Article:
March 1990 | Volume 41, Issue 2
Three issues back the critic Paul Fussell explained that Americans have altogether too sunny and vapid a view of the world. Since nothing very terrible ever happened to them, they have no tragic sense: ‘They can’t even imagine it. If they would read more Oedipus Rex and King Lear, under decent instruction, it would help.”
I don’t know how much of a tragic sense my father’s grandfather had. I’m sure he never read Lear under decent—or any—instruction. He was a farmer (an occupation I would think might give anybody a tragic sense), and in 1861 he went off with the Quincy, Illinois, volunteers to save the Union. My father knew him as a grim, close-mouthed, rather terrifying presence who moved about the family’s Manhattan apartment behind a long white beard. One day he decided to visit the tomb of his sometime commander Ulysses Grant in Riverside Park. He took my ten-year-old father along. As they walked around the big, dim, quiet rotunda, the old man was suddenly brought up short by a shabby piece of cloth. It was his regiment’s battle flag; he hadn’t seen it for fifty years.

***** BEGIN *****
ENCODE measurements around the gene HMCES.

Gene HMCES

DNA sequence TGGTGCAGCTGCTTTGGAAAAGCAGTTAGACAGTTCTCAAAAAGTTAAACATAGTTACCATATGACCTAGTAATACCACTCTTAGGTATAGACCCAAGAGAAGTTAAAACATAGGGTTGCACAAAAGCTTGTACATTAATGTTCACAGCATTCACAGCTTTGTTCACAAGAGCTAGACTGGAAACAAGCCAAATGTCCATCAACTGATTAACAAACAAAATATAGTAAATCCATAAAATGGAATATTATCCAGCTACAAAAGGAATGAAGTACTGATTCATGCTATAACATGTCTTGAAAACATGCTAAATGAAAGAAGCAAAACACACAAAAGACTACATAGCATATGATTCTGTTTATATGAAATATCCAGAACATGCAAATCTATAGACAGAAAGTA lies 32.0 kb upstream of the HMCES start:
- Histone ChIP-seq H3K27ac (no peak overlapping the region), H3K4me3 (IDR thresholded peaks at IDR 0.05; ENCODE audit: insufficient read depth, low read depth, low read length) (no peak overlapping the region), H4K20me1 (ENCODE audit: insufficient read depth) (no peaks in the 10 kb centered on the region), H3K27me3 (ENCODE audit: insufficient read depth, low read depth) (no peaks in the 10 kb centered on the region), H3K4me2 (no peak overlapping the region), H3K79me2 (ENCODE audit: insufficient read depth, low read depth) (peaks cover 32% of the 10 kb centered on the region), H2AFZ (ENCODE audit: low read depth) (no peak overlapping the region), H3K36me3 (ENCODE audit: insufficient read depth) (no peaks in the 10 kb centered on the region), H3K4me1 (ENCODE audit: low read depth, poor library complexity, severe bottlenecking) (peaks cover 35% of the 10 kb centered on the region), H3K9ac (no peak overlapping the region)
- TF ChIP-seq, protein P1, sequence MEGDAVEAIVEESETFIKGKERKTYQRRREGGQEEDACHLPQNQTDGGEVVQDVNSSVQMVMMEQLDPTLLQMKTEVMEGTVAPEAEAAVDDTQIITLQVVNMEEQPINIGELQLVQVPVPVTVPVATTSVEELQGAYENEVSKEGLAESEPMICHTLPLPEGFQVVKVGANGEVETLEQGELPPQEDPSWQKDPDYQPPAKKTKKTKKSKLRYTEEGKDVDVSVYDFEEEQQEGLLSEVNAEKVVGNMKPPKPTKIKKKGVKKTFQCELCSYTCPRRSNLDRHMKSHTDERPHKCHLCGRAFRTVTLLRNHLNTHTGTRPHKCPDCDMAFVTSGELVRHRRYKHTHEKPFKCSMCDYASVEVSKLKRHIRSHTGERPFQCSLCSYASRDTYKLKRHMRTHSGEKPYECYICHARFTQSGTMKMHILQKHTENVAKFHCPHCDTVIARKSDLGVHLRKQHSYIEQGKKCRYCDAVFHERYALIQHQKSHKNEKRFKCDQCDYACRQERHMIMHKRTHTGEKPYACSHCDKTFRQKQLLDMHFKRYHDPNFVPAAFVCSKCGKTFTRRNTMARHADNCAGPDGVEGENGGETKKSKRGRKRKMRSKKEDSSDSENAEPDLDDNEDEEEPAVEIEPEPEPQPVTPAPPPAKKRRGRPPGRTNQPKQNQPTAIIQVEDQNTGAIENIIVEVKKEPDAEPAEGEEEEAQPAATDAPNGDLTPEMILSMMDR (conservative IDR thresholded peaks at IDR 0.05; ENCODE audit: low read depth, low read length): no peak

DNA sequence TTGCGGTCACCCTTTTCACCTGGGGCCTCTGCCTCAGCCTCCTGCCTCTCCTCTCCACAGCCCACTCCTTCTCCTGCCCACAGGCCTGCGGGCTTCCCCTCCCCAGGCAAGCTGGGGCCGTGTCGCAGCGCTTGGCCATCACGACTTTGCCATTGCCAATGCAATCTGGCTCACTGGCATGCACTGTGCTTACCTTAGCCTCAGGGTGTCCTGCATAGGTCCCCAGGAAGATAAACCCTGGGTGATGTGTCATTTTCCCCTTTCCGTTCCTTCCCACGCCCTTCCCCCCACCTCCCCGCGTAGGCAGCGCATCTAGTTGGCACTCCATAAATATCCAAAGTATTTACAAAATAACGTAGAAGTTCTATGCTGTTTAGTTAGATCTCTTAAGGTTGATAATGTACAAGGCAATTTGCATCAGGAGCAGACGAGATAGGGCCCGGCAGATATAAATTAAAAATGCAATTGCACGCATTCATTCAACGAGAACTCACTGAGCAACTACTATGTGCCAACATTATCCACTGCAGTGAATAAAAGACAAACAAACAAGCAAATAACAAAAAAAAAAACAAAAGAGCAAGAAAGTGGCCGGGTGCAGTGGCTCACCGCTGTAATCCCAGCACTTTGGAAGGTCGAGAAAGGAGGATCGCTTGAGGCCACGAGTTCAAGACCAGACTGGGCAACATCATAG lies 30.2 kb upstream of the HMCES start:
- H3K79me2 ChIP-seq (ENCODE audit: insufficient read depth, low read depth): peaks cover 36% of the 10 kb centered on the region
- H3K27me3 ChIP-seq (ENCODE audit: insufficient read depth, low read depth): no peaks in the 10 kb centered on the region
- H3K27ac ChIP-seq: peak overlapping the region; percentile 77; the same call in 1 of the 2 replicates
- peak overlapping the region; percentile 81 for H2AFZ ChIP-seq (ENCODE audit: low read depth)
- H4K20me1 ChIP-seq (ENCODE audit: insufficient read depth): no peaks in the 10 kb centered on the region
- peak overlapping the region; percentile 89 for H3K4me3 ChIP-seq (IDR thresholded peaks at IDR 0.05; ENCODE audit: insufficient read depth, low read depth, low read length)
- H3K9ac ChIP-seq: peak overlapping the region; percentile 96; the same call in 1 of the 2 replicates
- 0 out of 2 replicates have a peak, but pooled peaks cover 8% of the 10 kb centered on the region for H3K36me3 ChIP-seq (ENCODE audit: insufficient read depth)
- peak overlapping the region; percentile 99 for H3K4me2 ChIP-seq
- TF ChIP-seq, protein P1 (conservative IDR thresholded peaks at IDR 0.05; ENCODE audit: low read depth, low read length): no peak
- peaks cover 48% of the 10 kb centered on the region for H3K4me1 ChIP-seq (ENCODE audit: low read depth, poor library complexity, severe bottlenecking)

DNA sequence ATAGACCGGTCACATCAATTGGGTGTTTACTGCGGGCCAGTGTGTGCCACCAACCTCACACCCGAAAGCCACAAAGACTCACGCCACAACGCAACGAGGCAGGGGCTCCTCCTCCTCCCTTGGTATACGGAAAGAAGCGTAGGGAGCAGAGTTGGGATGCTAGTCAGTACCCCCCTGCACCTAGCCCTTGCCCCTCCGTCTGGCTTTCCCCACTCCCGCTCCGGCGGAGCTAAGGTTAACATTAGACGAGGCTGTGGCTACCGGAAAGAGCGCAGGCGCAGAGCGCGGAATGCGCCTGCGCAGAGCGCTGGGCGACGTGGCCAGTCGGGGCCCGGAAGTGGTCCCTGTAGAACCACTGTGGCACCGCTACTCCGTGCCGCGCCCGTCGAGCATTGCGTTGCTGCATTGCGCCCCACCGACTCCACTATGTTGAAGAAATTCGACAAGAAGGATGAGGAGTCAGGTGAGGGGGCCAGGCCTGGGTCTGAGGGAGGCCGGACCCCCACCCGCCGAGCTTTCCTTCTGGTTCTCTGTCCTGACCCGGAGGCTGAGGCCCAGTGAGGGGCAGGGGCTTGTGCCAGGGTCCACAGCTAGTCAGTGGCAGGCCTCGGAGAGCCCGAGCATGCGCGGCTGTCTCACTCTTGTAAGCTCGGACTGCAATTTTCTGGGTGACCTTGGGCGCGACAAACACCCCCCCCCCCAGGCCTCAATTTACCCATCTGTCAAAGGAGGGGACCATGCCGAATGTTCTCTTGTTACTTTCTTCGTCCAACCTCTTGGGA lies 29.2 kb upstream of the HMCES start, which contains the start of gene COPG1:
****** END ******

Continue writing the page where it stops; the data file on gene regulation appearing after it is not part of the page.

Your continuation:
For a while he just stood there. Then, to my father’s amazement, the granitic man began to weep and to talk. “My God, it was awful,” he said. He told about himself and his farm-boy friends being shoved into action in Shiloh’s ghastly thickets, about how young they all were, about the killing and the dying and the roads and the weather. He talked until closing time, and then he took my father home and never mentioned the war again for the rest of his life.
So perhaps my great-grandfather might have been able to comprehend irony and tragedy without recourse to Oedipus Rex, and perhaps other Americans can too. The tragedy of the Civil War remains fresh. As history goes, it has not been so very long since Americans disemboweled one another in their own apple orchards and small towns, bombarded cities full of their own civilians, and ran up casualty lists that in the South included one in four of the eligible males. And if irony is wanted, I can’t think of one grander and closer to us than the great, half-seen mainspring that drove the carnage—the whole matter of race in this country. Slavery made the Founders’ promise of equality for all men ironic from the start, and the war that finally validated that promise left behind it brutal ironies that torment us still.
The editors have devoted this issue to the Civil War in the full realization that we can only hint at a very few aspects of it. But we hope the stories that follow will at least suggest the immense breadth of the subject. The war unleashed the forces that made the country we live in today, and it has touched every one of us as powerfully, if not as painfully, as it did my great-grandfather.